Friday is not the day to talk about thinking. I think a lot of people in general and students in particular are looking to stop thinking right about now. But critical thinking skills are something I feel is really important so when I learned today that Microsoft has a bunch of resources for teaching critical thinking including a free e-book it seemed worth a blog post of its own. (Note that this is only the latest of a series of Teacher Guides for use in the classroom from Microsoft Education)
[Microsoft] developed this critical thinking and web research curriculum with the International Society for Technology in Education (ISTE).
Lesson plans include prerequisites, rationale, essential concepts, and descriptions of related National Educational Technology Standards (NETS) and are designed for beginner, intermediate, or advanced levels, aimed at middle school and secondary students.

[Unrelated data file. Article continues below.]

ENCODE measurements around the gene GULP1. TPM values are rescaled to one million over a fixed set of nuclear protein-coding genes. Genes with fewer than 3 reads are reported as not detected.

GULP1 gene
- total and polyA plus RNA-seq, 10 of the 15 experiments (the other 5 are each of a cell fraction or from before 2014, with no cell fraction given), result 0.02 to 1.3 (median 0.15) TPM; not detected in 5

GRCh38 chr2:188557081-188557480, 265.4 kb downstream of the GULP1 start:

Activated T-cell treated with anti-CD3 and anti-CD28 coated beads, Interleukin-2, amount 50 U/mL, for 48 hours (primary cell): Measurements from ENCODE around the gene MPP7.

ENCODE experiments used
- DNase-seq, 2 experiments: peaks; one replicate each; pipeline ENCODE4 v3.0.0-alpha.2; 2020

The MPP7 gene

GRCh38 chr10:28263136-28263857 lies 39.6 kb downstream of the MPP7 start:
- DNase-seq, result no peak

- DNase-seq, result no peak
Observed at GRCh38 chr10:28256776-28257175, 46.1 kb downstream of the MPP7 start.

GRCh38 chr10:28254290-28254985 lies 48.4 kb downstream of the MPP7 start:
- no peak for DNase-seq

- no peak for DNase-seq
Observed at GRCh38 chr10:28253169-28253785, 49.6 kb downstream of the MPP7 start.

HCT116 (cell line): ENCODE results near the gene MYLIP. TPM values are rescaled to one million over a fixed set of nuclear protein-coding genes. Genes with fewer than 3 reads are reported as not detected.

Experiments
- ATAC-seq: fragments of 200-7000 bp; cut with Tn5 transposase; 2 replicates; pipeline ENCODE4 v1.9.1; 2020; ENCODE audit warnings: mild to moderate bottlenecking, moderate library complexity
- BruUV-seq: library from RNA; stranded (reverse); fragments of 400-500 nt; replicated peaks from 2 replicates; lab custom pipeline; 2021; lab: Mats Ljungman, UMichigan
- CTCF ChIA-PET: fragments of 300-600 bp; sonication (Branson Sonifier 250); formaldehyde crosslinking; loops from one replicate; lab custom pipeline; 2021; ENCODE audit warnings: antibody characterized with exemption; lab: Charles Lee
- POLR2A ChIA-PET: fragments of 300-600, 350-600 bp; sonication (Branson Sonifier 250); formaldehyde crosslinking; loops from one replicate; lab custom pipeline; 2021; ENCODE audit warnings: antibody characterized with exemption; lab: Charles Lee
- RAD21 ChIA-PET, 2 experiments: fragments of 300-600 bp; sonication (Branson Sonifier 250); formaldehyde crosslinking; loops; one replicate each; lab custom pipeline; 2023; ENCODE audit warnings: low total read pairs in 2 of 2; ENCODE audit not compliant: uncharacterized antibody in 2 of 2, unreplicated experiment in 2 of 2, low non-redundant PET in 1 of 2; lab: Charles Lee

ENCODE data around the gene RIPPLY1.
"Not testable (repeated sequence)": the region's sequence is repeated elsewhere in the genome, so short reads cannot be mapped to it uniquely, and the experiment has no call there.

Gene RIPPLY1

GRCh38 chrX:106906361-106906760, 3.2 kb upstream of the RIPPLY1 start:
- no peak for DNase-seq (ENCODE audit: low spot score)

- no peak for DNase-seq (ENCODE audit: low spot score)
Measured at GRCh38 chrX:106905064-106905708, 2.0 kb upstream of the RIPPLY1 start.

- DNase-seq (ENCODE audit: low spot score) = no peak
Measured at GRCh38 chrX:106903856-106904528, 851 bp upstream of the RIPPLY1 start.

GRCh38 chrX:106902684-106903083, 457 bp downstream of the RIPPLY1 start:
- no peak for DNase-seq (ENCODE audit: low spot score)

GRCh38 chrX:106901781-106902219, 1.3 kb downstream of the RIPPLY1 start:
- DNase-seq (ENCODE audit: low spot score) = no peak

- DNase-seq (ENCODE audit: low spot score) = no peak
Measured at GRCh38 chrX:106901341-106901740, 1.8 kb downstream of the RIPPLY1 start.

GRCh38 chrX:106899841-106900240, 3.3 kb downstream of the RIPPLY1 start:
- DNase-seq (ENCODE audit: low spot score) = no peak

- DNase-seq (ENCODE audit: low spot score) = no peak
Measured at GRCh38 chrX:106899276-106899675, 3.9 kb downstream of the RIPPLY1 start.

Students have more information at their fingertips than ever before, yet the challenge remains for them to find, evaluate, and apply the information they discover in the classroom and beyond.
Applying critical thinking skills through web research can help students: Improve search skills. Evaluate the information they find. Incorporate them in their work. Explore the ready-to-use curriculum below, including detailed lesson plans, student worksheets, and class demonstrations on: Mechanics of searching Validity and reliability Plagiarism Citing web sources Civil discourse Download the Critical Thinking e-book
Applying critical thinking skills through web research can help students:
Explore the ready-to-use curriculum below, including detailed lesson plans, student worksheets, and class demonstrations on:
Download the Critical Thinking e-book